Nike's Revenue from 2005 to 2023

4. Analyzing and Interpreting Data

Once you’ve collected data, understanding it and presenting it in a usable format is the next step. A good analytics tool will provide what you need, as long as you’ve set it up to gather the right data in the first place. 

It’s worth having a plan for the kind of data you want to see to make sure you get the best out of the analytics. For example, is there a particular problem with abandoned carts?

Having this data helps you determine why. Is it that the check-out process is too complicated? Are customers required to create an account when they just want to buy a product?

5. Sales Reporting

The sales report is the outcome of the analysis process. It gives digestible and valuable insights into sales performance metrics showing anything from individual to organizational performance and providing sales forecasts.

A sales report forms the basis for decision-making by highlighting strengths and weaknesses to show where changes in practices will improve performance and it’s important to choose a tool that produces reports that are easy to interpret.

Key Metrics to Consider

As noted earlier, each business will have different requirements for sales analytics, however, several key metrics would be useful for most businesses. Here we’ll look at each one in more detail.

1. The Average Sales Value

This key metric tells us how much each customer spends per visit on average. A simple calculation can give you this figure, just divide your total sales revenue by the number of transactions.

As an example, if your business sold $50,000 worth of sneakers in a quarter and made 625 sales in the same period the average sales value would be $80. This information is useful because it can be compared to previous years to see if customers are spending more or less. It can also be used for forecasting future spending allocation as well as driving a plan for upselling to maximize customer spending.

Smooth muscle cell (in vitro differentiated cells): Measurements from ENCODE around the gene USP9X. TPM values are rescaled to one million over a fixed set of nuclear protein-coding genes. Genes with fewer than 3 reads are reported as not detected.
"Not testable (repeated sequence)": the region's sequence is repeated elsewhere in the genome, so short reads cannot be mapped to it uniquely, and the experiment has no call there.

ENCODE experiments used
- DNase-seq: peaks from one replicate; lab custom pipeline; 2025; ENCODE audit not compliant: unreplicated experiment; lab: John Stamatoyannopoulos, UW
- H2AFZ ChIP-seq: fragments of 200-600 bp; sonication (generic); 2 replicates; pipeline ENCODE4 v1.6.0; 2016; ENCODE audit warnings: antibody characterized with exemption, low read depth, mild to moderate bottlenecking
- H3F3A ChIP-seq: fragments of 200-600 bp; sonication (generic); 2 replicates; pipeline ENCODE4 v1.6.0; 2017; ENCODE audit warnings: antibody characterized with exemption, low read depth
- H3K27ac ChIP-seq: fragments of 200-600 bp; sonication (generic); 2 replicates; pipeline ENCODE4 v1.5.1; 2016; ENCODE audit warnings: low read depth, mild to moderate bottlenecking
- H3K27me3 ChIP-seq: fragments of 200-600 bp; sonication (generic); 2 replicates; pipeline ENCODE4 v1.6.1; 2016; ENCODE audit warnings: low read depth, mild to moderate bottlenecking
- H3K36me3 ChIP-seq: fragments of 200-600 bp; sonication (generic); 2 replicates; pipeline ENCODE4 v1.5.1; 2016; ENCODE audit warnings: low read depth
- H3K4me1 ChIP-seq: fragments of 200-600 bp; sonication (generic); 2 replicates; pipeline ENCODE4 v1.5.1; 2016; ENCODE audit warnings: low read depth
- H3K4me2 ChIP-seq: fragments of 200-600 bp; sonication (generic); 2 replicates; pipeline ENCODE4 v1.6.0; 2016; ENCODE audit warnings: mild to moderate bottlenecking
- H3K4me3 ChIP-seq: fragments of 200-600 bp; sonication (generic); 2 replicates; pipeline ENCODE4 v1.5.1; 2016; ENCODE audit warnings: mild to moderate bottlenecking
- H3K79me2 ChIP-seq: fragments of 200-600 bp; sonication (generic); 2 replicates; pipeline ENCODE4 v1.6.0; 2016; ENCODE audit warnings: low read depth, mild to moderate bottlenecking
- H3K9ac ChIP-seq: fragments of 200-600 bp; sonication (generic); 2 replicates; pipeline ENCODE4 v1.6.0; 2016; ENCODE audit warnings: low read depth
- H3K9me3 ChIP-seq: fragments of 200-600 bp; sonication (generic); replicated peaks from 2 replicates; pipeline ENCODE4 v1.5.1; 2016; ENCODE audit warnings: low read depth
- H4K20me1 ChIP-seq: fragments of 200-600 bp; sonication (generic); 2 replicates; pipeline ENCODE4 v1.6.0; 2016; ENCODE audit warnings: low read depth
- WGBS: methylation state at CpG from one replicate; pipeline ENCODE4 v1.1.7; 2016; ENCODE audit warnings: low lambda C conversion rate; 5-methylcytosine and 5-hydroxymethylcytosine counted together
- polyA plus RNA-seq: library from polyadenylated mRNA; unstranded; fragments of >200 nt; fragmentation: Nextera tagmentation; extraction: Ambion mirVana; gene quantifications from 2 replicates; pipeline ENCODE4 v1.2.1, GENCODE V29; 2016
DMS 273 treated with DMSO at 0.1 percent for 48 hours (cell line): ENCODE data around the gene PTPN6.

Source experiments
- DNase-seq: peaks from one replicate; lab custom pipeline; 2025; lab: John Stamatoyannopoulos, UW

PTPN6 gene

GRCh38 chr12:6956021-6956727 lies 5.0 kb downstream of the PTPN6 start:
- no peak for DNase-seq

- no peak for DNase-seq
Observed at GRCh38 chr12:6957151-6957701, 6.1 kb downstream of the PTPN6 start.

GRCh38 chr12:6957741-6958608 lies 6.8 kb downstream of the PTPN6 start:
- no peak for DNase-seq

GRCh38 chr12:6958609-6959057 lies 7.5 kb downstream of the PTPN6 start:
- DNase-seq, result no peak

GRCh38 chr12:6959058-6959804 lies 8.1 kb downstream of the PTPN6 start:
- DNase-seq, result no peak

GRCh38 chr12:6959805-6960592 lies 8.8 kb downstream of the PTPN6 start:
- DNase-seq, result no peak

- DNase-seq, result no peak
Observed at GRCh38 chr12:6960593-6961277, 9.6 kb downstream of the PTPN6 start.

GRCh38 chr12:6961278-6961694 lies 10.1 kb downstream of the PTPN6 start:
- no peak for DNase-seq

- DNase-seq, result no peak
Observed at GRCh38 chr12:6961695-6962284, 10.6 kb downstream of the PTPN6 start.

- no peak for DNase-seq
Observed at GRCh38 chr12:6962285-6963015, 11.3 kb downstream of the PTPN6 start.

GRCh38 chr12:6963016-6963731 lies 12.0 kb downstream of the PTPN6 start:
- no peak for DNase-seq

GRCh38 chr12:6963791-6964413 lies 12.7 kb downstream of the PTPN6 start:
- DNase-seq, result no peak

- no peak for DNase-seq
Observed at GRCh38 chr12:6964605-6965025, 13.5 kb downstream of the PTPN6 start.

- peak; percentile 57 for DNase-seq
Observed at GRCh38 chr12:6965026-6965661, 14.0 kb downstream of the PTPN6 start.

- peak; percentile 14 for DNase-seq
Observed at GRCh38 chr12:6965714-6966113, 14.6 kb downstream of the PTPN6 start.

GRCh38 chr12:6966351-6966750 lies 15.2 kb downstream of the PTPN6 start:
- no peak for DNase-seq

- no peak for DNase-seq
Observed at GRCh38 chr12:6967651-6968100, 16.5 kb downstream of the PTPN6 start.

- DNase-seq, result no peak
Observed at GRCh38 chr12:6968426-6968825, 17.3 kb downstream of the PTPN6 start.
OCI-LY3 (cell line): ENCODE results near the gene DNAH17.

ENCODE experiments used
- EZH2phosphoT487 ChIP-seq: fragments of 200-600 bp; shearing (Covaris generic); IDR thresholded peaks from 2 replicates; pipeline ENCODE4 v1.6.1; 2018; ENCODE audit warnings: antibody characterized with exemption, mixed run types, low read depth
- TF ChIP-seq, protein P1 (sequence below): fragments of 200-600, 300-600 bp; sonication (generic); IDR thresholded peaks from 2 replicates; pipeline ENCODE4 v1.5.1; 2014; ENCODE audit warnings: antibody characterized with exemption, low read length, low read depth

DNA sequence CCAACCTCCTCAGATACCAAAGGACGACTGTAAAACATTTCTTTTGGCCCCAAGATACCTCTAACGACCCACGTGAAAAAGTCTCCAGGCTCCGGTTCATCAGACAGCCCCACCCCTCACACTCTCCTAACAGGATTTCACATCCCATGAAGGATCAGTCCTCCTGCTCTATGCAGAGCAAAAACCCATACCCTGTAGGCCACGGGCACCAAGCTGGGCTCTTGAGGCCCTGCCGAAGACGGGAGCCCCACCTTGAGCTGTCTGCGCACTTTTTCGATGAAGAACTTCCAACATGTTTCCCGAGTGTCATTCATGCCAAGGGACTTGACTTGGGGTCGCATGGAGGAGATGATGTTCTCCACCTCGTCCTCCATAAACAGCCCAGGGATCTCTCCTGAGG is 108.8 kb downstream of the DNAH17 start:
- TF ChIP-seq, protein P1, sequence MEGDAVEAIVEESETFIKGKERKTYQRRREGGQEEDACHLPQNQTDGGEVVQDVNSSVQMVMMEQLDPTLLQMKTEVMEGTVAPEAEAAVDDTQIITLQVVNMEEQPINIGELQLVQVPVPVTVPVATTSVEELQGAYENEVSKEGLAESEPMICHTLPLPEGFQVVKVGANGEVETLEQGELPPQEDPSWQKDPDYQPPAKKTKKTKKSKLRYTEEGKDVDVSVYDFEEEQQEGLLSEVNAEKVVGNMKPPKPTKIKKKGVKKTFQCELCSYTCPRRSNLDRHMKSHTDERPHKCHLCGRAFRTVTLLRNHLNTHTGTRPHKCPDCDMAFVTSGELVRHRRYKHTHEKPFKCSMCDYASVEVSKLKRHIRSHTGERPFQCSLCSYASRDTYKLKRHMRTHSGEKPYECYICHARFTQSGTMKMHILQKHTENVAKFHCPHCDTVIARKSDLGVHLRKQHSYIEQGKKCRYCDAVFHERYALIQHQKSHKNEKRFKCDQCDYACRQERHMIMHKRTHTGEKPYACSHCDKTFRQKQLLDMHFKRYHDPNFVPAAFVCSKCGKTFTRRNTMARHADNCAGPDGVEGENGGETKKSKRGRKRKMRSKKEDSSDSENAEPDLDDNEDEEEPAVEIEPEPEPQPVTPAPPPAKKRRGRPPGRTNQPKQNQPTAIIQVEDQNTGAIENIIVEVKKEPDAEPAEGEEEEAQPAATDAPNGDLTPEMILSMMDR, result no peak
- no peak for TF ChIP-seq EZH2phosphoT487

Upselling can drive 21% of company revenue so knowing where to increase this is vital.

2. Sales Growth

This metric can tell us whether you’ve turned more (or less) revenue in a certain period when compared to previous years. It’s therefore a great way to measure the performance of your sales team and products. It also stops you from becoming stagnant in your field and enables future sales forecasting.

A report showing weak sales growth gives leaders the chance to look at ways to improve, such as expanding the customer base, upselling, or introducing new product lines.

3. Lead Conversion Per Sales Rep

It’s important to know which members of your sales team are performing well and which aren’t. This gives a valuable insight on where investing in staff training may improve overall sales growth. It may also give you the chance to implement a rewards system, for example, if there isn’t a training need but a motivational one. 

High-performing sales team members would be good candidates for future leadership roles so it’s worth identifying them for when the time is right. High-performing sales team members can share the best sales techniques with other team members to ensure future success.

4. Product Performance

Identifying the products that perform well can help you hone in and develop future lines that will be a success. Knowing overall sales is great, but actively being able to distinguish your best and worst performers is a powerful tool for decision-making.

It’s important to measure more than just sales volume though as some products may have a better bottom line, so looking at revenue per product is probably a better metric. It’s also worth considering seasonal changes. For example, if you sell holiday items, compare sales to previous holiday periods rather than measuring them against other products.

5. Customer Lifetime Value